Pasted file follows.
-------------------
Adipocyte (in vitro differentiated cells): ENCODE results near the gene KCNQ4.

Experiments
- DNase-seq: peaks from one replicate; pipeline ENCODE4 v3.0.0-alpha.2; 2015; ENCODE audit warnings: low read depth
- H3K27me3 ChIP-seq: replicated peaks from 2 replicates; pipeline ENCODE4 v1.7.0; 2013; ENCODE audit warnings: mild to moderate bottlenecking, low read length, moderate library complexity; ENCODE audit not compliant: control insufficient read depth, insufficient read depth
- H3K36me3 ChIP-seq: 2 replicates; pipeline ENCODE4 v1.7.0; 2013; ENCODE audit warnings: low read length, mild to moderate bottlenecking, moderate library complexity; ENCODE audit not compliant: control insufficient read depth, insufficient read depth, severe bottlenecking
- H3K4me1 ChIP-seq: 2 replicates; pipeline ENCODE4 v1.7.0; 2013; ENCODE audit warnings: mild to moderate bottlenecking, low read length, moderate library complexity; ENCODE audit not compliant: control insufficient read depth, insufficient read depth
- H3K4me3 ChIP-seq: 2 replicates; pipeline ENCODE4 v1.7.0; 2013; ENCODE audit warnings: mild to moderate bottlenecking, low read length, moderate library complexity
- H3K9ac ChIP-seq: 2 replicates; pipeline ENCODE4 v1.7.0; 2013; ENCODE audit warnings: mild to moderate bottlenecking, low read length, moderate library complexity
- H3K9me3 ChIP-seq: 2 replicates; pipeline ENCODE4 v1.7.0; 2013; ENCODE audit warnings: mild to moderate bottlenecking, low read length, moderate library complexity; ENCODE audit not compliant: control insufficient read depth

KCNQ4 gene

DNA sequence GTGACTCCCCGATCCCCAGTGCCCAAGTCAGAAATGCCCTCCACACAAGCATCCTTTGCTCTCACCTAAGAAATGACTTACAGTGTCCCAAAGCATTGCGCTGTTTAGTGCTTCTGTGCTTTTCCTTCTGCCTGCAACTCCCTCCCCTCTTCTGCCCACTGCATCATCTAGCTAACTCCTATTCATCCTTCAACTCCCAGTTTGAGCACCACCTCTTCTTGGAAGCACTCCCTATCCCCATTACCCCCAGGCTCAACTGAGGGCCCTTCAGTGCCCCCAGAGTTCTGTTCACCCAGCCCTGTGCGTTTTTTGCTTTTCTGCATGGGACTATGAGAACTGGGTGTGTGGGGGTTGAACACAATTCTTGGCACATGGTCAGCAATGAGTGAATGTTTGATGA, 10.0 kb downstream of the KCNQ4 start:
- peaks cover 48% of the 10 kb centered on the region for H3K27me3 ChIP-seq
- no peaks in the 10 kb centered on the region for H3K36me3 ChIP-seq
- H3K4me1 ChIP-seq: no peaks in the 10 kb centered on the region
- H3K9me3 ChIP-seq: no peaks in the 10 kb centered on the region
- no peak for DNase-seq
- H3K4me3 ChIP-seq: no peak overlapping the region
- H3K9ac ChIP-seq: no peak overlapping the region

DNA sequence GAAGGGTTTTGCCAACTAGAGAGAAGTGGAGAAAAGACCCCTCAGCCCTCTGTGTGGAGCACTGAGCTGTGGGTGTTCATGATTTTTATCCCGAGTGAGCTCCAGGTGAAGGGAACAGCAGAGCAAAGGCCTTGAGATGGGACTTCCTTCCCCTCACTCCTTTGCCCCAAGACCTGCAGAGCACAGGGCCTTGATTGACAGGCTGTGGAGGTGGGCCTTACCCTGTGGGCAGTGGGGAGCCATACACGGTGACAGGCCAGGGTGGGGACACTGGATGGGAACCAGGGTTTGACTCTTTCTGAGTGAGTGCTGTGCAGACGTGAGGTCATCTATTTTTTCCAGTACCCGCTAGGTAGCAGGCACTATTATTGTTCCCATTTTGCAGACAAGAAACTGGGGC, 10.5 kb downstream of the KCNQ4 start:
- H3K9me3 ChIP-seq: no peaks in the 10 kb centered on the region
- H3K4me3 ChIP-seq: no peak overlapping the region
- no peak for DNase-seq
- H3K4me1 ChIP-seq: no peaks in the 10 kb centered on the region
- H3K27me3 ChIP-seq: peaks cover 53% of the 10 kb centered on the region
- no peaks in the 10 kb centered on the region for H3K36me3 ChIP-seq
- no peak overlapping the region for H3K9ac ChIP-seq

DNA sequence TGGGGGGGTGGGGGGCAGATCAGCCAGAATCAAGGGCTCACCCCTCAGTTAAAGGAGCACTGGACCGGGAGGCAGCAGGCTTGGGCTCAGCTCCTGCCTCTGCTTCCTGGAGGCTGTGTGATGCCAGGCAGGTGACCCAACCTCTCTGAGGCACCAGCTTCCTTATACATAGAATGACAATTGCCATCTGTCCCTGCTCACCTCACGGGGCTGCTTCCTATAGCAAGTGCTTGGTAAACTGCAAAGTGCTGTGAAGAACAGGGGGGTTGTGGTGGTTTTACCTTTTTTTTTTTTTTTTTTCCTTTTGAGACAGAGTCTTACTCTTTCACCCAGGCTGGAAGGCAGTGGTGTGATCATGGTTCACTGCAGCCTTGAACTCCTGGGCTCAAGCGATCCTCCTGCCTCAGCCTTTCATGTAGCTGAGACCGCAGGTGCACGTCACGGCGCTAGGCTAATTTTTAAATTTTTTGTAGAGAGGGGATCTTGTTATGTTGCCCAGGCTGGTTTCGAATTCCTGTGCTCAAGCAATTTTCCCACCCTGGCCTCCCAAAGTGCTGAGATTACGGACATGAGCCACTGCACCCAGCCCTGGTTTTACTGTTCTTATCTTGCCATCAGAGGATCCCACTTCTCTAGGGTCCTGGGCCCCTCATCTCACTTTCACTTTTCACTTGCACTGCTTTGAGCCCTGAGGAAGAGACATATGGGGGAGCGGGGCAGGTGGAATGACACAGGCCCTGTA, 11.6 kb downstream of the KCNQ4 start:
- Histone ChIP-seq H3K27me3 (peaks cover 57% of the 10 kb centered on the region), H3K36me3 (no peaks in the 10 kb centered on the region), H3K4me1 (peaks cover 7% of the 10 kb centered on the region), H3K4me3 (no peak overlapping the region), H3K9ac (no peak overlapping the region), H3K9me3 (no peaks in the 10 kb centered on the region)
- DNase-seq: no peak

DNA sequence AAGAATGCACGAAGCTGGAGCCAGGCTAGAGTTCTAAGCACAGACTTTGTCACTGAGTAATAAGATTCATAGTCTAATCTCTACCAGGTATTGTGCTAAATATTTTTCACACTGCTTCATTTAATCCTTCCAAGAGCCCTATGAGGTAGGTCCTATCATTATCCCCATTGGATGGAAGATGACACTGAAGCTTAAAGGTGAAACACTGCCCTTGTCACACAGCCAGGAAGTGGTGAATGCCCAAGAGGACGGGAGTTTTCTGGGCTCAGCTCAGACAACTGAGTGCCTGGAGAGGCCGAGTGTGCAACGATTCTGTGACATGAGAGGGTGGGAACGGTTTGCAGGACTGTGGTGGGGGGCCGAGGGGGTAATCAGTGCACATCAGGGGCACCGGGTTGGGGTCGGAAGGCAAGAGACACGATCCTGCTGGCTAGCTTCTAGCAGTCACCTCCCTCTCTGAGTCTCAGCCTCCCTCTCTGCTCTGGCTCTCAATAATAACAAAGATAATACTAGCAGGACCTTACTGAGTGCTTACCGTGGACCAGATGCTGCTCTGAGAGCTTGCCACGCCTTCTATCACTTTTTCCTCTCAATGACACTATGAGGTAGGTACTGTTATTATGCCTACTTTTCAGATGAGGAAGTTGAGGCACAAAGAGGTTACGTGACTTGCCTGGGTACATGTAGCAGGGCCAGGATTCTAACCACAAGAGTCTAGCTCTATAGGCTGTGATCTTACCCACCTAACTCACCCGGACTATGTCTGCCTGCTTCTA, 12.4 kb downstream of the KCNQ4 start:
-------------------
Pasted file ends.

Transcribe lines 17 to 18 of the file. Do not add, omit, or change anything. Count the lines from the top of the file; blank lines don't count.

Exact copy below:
- H3K4me3 ChIP-seq: no peak overlapping the region
- H3K9ac ChIP-seq: no peak overlapping the region